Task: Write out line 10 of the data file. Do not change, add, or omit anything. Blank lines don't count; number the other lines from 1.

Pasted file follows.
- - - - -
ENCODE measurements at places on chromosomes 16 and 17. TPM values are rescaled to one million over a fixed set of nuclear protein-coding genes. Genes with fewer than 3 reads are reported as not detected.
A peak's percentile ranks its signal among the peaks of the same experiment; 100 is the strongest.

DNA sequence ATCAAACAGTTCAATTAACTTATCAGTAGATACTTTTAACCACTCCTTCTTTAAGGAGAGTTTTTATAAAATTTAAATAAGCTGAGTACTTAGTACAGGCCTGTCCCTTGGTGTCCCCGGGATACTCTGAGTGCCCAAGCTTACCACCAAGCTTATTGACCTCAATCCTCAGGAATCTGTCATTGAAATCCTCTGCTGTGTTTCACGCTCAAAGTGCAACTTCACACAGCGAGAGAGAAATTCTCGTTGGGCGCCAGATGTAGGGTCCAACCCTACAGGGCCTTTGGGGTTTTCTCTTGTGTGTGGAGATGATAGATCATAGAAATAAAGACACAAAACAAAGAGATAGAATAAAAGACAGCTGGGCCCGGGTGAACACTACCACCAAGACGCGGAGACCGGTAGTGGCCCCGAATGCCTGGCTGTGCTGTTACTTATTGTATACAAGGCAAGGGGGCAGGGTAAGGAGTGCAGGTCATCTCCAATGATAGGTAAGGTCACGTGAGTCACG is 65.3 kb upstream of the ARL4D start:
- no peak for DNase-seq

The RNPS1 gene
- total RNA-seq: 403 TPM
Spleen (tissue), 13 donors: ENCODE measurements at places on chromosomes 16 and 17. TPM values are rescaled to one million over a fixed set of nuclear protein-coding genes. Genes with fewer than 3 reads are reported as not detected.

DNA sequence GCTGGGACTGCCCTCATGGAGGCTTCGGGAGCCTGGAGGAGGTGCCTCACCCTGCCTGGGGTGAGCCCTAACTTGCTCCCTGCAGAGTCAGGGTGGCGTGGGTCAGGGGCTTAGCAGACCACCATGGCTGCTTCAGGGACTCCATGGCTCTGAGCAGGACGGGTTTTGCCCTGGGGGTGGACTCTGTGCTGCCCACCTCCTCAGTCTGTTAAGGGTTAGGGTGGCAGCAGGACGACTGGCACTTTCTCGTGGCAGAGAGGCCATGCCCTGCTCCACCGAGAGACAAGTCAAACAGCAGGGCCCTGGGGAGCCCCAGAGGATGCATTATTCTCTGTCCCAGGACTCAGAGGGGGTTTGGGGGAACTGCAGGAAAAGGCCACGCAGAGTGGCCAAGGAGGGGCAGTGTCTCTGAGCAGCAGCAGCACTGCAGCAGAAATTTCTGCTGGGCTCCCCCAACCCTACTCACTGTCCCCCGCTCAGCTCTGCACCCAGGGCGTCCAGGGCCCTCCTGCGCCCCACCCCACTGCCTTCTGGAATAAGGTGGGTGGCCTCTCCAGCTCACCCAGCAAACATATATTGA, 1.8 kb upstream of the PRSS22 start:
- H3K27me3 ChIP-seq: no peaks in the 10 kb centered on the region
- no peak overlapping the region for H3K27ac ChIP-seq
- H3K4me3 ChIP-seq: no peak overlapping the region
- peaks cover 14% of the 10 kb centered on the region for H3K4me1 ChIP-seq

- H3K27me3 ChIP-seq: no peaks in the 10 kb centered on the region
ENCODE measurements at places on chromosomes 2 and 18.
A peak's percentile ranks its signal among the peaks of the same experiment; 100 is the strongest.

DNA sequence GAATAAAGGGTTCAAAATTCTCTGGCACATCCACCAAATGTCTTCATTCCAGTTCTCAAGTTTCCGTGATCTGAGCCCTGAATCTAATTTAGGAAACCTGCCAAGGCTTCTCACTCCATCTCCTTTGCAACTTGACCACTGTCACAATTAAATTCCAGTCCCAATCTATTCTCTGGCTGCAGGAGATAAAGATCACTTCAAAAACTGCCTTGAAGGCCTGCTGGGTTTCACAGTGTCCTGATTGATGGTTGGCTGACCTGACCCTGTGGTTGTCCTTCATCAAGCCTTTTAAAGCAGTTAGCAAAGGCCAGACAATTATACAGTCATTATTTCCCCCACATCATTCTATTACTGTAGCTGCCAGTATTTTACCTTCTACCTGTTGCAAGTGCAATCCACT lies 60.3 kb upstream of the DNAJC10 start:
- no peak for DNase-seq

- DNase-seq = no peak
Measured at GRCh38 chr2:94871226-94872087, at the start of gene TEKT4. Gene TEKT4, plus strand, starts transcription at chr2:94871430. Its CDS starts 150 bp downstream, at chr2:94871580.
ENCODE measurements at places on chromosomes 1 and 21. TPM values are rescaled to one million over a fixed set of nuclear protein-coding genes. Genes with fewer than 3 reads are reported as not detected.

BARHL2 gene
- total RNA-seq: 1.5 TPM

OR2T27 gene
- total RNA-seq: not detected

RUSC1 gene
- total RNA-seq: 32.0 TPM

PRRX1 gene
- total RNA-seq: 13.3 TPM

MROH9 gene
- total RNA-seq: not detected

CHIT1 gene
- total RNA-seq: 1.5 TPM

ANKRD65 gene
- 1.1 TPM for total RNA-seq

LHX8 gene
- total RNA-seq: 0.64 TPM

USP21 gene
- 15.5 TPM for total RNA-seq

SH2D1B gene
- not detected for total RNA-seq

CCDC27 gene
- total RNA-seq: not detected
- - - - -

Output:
- no peak overlapping the region for H3K27ac ChIP-seq